Manuel Blasco de Nebra - Piano Sonatas
Manuel Blasco de Nebra was born in Seville in 1750 and died there in 1784. He came from a musical family and his father, the organist José Blasco de Nebra, was his first teacher. At this time Seville was in the throes of a major economic crisis, having lost its monopoly on trade with the Americas, and Manuel was therefore forced to leave his native city and try his luck elsewhere. In 1766 he travelled to Madrid, where he was soon renowned for his amazing sightreading abilities and for his remarkably expressive performances on the harpsichord, organ and piano, the last instrument then in its infancy. His uncle, José de Nebra, a composer of zarzuelas, was a highly respected figure at court and was able to give his nephew some help in establishing his own musical career but he died two years later, and, lacking financial support, Manuel had no option but to return to Seville. Once there, he carried out some of his father’s organ-playing duties at the cathedral as well as standing in from time to time for its principal organist, Juan Roldán. He composed about 170 works, although only 30, all for keyboard instrument, are still in existence: Seis sonatas para clave y fuerte-piano Op.1 (Madrid, 1780); six pastorellas and 12 sonatas (Montserrat, Abadía); six keyboard sonatas (Osuna, Encarnación Monastery).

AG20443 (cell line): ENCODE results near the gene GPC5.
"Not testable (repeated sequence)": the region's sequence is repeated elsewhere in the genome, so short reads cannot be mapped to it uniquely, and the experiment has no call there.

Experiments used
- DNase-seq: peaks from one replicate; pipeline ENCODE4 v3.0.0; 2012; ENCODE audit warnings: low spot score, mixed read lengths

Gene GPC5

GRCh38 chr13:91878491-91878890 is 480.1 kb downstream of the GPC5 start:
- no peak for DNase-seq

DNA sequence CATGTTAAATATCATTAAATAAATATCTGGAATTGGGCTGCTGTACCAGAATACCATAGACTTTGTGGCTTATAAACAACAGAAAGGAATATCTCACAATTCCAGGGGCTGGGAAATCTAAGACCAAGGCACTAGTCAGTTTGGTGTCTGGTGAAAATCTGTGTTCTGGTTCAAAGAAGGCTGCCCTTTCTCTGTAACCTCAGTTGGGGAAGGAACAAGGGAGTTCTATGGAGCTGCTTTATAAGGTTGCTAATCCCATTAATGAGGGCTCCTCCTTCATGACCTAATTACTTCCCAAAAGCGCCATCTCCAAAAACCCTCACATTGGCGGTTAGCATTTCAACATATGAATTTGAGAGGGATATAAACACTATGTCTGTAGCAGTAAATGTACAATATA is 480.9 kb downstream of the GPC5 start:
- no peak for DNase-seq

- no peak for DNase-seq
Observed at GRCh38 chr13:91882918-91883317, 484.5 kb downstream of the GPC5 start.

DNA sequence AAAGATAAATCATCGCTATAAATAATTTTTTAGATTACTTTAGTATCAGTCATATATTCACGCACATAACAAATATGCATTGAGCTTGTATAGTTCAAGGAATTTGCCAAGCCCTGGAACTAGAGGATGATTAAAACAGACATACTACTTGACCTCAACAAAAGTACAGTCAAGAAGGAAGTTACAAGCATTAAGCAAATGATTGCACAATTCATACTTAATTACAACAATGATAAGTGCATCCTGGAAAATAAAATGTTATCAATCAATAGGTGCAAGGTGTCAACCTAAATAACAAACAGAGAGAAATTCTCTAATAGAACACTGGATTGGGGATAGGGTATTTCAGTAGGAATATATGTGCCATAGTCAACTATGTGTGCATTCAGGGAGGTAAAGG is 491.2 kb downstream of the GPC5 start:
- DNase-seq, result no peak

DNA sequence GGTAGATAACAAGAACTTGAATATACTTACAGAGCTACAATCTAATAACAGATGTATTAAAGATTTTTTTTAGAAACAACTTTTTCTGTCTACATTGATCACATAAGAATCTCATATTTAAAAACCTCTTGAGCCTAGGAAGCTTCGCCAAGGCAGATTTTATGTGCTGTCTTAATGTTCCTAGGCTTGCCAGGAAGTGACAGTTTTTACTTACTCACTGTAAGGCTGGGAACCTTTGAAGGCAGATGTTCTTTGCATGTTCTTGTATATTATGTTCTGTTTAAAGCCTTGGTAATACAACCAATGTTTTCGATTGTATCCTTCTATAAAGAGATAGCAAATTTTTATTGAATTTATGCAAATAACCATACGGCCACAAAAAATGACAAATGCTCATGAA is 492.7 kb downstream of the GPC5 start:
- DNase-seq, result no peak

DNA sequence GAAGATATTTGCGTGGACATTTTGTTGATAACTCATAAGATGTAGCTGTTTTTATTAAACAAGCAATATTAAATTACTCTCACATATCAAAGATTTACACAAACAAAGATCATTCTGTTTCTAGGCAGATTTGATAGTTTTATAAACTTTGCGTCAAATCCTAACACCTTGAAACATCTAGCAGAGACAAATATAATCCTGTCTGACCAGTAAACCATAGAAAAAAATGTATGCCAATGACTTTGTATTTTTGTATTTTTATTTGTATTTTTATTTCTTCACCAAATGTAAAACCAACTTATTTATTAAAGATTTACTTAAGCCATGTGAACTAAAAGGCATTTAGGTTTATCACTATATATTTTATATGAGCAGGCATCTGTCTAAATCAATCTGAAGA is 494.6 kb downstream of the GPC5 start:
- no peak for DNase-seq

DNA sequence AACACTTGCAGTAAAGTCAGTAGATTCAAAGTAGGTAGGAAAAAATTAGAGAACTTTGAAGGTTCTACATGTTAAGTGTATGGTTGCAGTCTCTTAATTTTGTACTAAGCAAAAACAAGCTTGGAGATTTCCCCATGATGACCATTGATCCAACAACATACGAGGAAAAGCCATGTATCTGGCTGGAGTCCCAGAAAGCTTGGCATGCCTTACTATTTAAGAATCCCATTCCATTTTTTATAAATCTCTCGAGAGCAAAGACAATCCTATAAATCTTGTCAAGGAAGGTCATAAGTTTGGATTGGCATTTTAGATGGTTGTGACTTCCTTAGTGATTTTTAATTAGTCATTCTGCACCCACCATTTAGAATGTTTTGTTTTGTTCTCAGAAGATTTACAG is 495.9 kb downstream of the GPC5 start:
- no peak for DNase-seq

“Javier Perianes's playing is finely articulated” The Independent, 21st February 2010
“[A] beautiful disc...performances are excellent, communicating a real sense of revelation, of bringing a distinctive composer's voice to a 21st-century audience for the first time” The Guardian, 5th February 2010 ****
“[Perianes] has a taste for this kind of quiet but deep expression, and his natural introversion, delicate touch and controlled tone are ideal for the still waters of Nebra's adagios...[His] concentration and refinement certainly make a strong case for the introduction of [Nebra's] music into the modern piano repertoire.” Gramophone Magazine, August 2010